Out of curiosity, I compiled some data about the two main Finnish sf short story competitions (Portti and Nova), and the Atorox award. I have to say I was a bit surprised by the results.
The Winners and top 3 placements by men and women for three major Finnish sf awards. “m” and “w” indicate the winner, “t3m” and “t3w” how many men and women were in the top 3.
The Atorox AwardAwarded annually to the best Finnish sf short story published the previous year. Popular award (voted by juries of sf societies, but pretty much anybody interested can vote). Awarded since 1983.
I had a gut feeling that the Atorox winners have been divided quite equally between men and women. And the data supports this: the prize has been won by a man 10 times and by a woman 14 times. (Two times a man/woman team has won, and once the winner was a pseudonym who hasn’t chosen to publicly reveal their identity, so I’ve marked them as “unknown”.) But looking at the distribution of these wins over time there is a clear trend towards women: during the last ten years, a man has won the Atorox only once, and that was ten years ago (the two team wins are also from the previous years, though).
Even more revealing is looking at the top 3, which I think tells a bit more about the general situation than just the winners. Overall, men have placed 44 times in the top three in the Atorox awards, and women 34 times (counting a team win and also a tie as ½ places). When looking at the first ten years of the award, only once were there more women in top three than men (and that one was Johanna Sinisalo finishing first, second and third with her short stories, so that tells more of her excellence than the abundance of women writing stories that year). The latest ten years show a different picture: only in 2000 there were more men than women in the top three, from 2001 to 2005 men and women were tied, and since 2006 there have been more women than men in the Atorox top 3.
Portti CompetitionThe Portti zine has organized a short story competition since 1986. I don't have full data available, so I’ve only looked at the winners. There too I see a trend: in the early years the competition was dominated by men, but lately women have been stronger (since 2003 four wins by a woman, only two by a man).
The Portti competition is juried, and the jury doesn’t know the name of the writer when reading the stories, so there shouldn’t be any bias based on name recognition in the results. If memory server, the jury stayed much the same in the early years, but went through some changes in the early 2000s—if one believes men and women write different types of stories, one could of course say the new jurors prefer stories written by women and this explains at least a part of the balance shift towards women winners.
Nova CompetitionAnother juried short story competition is Nova, organized by the FSFWA and TSFS. Nova is a much newer competition (it started in 2000) and is targeted at new writers. Many of the Nova winners have since had success in other competitions and awards as well, including this year’s Atorox winner Mari Saario and the 2007 winner Jenny Kangasvuo.
The Nova competition has been criticized in some circles (at least half-jokingly) as a “women’s competition” where you can only succeed by writing feminist, sentimental fantasy where women are the center of the story. I haven’t paid much attention to these opinions (which often seem to be complaints about, “they don’t like my stories even though they are great” in disguise), but looking at the Nova statistics, the competition has never been won by a man (once there was a tie for the winner), and only twice has the top three not had a majority of women.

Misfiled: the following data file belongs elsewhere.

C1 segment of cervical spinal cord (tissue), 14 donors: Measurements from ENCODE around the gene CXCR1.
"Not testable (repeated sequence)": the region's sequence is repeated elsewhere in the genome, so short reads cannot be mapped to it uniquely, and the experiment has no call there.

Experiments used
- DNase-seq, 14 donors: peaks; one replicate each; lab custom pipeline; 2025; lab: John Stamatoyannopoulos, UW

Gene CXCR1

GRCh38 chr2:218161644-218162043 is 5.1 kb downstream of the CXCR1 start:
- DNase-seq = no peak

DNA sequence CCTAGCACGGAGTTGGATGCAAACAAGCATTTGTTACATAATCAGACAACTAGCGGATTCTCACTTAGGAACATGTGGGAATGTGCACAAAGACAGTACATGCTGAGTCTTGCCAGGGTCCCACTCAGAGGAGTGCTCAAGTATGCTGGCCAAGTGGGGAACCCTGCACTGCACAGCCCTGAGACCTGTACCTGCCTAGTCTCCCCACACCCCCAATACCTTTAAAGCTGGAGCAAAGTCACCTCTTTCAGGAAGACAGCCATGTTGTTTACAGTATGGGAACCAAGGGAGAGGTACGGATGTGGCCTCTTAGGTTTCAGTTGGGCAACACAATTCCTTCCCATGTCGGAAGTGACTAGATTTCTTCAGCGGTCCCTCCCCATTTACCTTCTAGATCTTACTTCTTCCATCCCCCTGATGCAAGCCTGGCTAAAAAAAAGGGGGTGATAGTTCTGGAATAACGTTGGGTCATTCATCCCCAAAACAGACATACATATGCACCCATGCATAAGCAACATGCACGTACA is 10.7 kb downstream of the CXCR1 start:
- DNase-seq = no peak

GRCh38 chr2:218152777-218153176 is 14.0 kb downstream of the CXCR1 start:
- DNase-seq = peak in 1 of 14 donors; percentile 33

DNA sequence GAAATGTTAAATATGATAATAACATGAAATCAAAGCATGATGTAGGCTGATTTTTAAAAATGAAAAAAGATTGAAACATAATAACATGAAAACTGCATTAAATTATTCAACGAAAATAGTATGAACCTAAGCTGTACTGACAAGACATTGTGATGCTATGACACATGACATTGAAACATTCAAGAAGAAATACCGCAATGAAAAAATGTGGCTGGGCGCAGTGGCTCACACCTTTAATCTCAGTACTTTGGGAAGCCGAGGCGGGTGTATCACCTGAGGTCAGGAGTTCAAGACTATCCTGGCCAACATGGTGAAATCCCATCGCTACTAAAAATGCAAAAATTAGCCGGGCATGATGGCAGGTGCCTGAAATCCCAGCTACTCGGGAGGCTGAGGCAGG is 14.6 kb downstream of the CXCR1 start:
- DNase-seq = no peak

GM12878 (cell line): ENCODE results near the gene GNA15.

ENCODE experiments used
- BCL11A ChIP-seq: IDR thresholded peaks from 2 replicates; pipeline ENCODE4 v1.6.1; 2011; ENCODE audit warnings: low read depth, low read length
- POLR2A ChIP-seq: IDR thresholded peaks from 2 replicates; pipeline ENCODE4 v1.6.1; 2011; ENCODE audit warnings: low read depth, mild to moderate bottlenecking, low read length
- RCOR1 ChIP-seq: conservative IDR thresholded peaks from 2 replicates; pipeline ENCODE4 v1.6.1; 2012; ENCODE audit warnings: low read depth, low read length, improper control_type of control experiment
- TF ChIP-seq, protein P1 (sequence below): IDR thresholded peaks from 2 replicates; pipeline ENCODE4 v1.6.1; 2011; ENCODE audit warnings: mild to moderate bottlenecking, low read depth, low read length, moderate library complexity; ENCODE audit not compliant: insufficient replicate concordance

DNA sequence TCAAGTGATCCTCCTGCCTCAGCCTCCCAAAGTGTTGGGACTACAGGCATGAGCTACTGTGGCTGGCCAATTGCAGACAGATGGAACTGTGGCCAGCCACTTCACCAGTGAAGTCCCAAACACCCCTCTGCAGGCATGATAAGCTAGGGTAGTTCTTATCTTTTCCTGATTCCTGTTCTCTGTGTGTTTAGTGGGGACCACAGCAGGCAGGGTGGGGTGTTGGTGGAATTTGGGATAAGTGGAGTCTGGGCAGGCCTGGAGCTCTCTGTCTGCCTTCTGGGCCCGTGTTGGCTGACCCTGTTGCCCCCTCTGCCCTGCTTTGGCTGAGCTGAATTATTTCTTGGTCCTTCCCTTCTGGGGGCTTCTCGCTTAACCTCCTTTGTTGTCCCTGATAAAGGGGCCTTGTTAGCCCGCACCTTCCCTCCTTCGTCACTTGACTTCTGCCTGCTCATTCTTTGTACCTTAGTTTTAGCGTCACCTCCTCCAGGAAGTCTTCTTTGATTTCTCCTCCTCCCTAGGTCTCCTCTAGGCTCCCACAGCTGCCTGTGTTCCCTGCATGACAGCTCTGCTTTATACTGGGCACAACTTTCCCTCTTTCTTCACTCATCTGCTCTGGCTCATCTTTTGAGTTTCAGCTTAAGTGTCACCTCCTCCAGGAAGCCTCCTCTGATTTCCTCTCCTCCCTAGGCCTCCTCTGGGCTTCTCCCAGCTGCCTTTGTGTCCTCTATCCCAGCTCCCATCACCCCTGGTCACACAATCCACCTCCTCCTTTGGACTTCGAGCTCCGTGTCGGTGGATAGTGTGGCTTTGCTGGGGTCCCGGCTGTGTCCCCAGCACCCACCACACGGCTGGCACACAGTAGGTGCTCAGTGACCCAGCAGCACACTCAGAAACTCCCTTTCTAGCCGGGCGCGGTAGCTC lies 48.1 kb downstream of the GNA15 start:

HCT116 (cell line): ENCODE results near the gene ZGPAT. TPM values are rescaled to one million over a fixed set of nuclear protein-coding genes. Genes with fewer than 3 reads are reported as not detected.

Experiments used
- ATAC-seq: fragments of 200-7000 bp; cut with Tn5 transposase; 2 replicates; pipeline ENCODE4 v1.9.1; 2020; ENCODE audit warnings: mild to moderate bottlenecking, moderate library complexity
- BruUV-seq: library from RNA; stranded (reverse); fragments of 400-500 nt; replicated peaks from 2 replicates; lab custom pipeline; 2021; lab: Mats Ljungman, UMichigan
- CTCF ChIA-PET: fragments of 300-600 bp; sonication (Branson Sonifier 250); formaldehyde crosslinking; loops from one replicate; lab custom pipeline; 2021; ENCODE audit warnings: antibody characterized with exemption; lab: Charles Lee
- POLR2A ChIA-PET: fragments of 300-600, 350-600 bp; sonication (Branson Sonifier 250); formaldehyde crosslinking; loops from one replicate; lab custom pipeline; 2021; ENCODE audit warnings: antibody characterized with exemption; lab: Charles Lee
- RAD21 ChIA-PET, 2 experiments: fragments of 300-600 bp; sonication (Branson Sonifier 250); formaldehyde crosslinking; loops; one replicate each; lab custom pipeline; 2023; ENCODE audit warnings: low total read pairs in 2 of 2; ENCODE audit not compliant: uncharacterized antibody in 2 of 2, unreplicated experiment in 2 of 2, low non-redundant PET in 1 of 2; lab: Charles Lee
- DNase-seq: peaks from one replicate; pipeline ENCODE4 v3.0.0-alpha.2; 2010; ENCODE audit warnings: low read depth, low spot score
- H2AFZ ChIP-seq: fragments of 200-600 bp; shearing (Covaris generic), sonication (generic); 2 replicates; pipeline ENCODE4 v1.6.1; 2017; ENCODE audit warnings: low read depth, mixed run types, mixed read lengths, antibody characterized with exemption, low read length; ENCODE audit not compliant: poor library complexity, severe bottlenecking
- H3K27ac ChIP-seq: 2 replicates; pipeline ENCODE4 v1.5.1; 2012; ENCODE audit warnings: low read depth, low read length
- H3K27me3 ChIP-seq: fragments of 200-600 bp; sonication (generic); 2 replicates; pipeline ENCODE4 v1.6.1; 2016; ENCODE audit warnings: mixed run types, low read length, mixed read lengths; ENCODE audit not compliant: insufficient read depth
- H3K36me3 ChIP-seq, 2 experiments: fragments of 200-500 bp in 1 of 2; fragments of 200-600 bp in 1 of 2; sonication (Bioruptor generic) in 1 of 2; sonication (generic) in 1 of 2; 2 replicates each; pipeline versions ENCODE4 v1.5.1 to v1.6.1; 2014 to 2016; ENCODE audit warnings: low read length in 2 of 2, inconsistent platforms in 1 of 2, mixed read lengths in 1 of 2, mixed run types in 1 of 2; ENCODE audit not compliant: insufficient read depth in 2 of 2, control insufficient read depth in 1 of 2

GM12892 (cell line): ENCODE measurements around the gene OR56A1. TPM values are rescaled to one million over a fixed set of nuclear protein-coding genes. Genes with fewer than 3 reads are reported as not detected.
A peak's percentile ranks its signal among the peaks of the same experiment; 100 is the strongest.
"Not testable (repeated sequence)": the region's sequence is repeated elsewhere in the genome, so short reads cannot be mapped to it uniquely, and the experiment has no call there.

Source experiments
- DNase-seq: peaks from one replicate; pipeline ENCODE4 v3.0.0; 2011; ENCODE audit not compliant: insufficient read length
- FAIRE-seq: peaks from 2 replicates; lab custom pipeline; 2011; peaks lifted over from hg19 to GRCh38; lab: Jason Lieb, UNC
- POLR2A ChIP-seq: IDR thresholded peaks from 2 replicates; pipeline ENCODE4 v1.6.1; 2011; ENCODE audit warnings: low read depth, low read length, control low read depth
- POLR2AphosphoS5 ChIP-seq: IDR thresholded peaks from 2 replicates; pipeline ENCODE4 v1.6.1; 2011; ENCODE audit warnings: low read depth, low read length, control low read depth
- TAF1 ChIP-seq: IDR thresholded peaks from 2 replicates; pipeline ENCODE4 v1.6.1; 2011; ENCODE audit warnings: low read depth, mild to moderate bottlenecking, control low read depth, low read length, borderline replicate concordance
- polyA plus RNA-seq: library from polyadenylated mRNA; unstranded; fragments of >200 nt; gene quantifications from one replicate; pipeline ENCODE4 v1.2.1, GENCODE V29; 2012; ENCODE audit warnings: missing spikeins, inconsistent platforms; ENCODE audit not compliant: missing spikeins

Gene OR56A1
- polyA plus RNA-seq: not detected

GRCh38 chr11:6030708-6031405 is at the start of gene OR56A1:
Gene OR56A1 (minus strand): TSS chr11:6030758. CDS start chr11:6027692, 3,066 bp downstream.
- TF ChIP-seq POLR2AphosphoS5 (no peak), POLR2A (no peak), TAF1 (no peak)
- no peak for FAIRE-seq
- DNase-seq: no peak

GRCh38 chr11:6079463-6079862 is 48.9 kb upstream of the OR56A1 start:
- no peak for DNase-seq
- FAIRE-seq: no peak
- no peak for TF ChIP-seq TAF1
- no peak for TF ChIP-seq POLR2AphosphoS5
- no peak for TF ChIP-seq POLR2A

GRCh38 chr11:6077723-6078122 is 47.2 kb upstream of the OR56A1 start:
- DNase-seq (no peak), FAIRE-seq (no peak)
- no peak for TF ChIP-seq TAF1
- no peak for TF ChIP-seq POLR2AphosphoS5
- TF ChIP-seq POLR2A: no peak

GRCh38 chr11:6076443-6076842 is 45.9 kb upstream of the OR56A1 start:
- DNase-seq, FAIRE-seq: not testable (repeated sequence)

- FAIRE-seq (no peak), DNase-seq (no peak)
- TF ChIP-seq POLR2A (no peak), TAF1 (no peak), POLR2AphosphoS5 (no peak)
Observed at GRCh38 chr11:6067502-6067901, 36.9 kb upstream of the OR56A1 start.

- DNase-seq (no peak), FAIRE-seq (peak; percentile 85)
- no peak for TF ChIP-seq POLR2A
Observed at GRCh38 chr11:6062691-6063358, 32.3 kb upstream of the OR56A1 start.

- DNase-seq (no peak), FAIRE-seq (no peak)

At first this might be seen as supporting the conspiracy theory, but on the other hand, 1) the jury doesn’t know who the writers are when judging the texts, so there isn’t a knowing conspiracy to award women, 2) the jury has changed over the years many times so it isn’t the matter of the same people always awarding similar texts, and 3) the Nova competition isn’t alone in this trend, it is just more pronounced there.
ConclusionsI don’t think here is enough data here to draw any definite conclusions. For example, I don’t have any statistics about how many texts have been submitted to the competitions by men and by women, or what is the distribution of men and women of all published stories (eligible for Atorox). I’d like to know, though, and at least the latter would be possible to calculate, although it would take some effort. Also I don’t know the gender distribution of either the competition juries or the Atorox voters, so I can’t even venture a guess about if these are at all relevant. Another thing I haven’t looked at is whether the types of texts that win prizes have changed (between science fiction and fantasy, for example).
One thing is certain by looking at the numbers, though: at the moment, women are much more succesful than men as sf short story writers in Finland. Since 2001 a man hasn’t won the Atorox or Nova even once, and Portti only twice. In Atorox and Nova, there have been more men than women in top 3 only once. Why this is so might make an interesting discussion.
The data was compiled using the Nova web pages and Jussi Vainikainen’s excellent sf resources (Portti and Atorox).